The emphasis on ‘greening’ what we already have reflects a growing realization that, as we get better at making new green buildings, they are still going to be outnumbered by the much larger stock of existing structures which need attention. Green renovations are a huge and growing market. The USGBC recognizes that and continues to improve its LEED rating systems to better address the needs of existing buildings and to value their reuse. LEED Version 4.1 will be interesting to watch as each individual rating system rolls out this year, beginning with the one for existing buildings.
More good news for existing buildings is showing up in the market data. The renovation market kept growing through the economic crisis between 2008 to 2012, with green renovations outnumbering conventional. In addition, Environmental Building News reported in 2011 that the green building market remained stable, forcing designers and developers alike to rethink their focus. They also noted that McGraw-Hill’s Green Outlook 2011 found that new green construction had increased by about 50% between 2008 and 2010.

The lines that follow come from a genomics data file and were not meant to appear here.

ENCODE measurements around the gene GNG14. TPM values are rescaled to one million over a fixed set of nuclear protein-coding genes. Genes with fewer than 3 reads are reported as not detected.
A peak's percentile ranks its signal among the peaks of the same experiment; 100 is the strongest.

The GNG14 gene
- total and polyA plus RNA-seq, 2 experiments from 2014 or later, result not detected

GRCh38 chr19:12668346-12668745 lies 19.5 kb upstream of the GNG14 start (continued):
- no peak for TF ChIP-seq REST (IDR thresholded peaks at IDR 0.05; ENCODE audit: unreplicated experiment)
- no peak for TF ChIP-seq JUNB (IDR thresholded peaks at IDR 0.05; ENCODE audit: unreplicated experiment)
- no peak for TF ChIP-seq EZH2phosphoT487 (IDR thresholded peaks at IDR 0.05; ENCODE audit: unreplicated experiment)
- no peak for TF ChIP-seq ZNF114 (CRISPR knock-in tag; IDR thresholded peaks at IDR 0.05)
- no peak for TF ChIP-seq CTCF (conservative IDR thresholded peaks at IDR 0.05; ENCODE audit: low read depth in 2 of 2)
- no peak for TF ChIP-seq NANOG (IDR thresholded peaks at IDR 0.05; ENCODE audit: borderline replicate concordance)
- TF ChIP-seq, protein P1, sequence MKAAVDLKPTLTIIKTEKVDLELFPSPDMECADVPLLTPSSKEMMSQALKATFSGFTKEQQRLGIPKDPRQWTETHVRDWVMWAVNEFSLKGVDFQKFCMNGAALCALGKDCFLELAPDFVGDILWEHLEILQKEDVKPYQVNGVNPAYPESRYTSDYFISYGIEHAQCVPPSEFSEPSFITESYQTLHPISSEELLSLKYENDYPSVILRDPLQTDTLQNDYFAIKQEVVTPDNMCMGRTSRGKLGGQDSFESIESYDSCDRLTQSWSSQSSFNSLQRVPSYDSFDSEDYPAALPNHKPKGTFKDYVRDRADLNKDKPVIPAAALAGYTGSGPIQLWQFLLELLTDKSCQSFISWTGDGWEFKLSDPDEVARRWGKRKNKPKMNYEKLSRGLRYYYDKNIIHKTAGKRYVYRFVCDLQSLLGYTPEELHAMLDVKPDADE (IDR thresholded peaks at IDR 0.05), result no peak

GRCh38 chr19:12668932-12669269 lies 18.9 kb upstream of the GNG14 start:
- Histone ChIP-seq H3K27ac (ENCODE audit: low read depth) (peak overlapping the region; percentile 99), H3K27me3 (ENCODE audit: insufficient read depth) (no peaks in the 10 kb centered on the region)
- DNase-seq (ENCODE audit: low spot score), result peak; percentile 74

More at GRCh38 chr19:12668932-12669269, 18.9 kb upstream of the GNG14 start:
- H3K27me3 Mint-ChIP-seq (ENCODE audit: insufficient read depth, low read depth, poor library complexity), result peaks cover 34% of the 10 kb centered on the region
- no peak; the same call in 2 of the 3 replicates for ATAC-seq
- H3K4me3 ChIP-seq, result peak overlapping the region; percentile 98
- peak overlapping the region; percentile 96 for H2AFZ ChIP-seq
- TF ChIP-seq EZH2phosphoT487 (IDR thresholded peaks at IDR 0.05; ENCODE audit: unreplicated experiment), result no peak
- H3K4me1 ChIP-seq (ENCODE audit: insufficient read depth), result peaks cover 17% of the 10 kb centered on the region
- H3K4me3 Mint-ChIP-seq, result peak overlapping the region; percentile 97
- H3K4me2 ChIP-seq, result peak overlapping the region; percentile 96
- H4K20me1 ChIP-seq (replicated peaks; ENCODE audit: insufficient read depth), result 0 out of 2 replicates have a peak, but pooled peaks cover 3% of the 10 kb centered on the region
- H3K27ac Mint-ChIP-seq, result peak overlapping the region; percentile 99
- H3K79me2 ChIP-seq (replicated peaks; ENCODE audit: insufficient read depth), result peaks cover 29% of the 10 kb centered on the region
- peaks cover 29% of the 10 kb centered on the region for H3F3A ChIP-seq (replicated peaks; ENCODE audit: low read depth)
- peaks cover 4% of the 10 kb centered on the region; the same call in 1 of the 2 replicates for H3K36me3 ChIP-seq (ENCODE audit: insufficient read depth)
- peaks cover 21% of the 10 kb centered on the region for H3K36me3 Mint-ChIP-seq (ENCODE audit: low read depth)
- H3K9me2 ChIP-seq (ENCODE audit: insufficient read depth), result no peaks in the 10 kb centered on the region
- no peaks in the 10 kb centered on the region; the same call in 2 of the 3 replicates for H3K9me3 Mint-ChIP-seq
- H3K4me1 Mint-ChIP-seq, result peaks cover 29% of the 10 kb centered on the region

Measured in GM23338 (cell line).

As the economy— and the construction industry— continues to recover, that growth in green renovations is continuing. Energy-focused retrofits are on the rise, and adaptive reuse projects are becoming a bigger focus. Building owners were driven to invest in what they already had, and many discovered that renovating green isn’t so difficult after all.
This is all the more reason to add 3D laser scanning to your toolbox. As renovations become more and more common, construction firms will need to find new ways of handling the existing building envelope. By jumping in and being the firm or individual that learns the technology first, you’ll be positioned well above the competition in no time.
About the Author
Roxanne is the Principal & Owner of Design Synergies, a licensed Architect, and a dual-credentialed LEED-Accredited Professional with over 25 years of experience in architecture, interior design, and sustainability consulting in the US and Canada. Her expertise in LEED and green buildings includes design consulting, certification management, and the development of educational programs. Photo cred: KC Kratt, NY